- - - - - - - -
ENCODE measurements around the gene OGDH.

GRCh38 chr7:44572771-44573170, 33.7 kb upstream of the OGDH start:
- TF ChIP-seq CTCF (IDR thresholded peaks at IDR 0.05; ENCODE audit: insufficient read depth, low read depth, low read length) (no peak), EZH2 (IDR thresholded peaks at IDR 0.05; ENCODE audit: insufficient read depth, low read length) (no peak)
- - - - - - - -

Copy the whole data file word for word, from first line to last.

ENCODE measurements around the gene OGDH.

GRCh38 chr7:44572771-44573170, 33.7 kb upstream of the OGDH start:
- TF ChIP-seq CTCF (IDR thresholded peaks at IDR 0.05; ENCODE audit: insufficient read depth, low read depth, low read length) (no peak), EZH2 (IDR thresholded peaks at IDR 0.05; ENCODE audit: insufficient read depth, low read length) (no peak)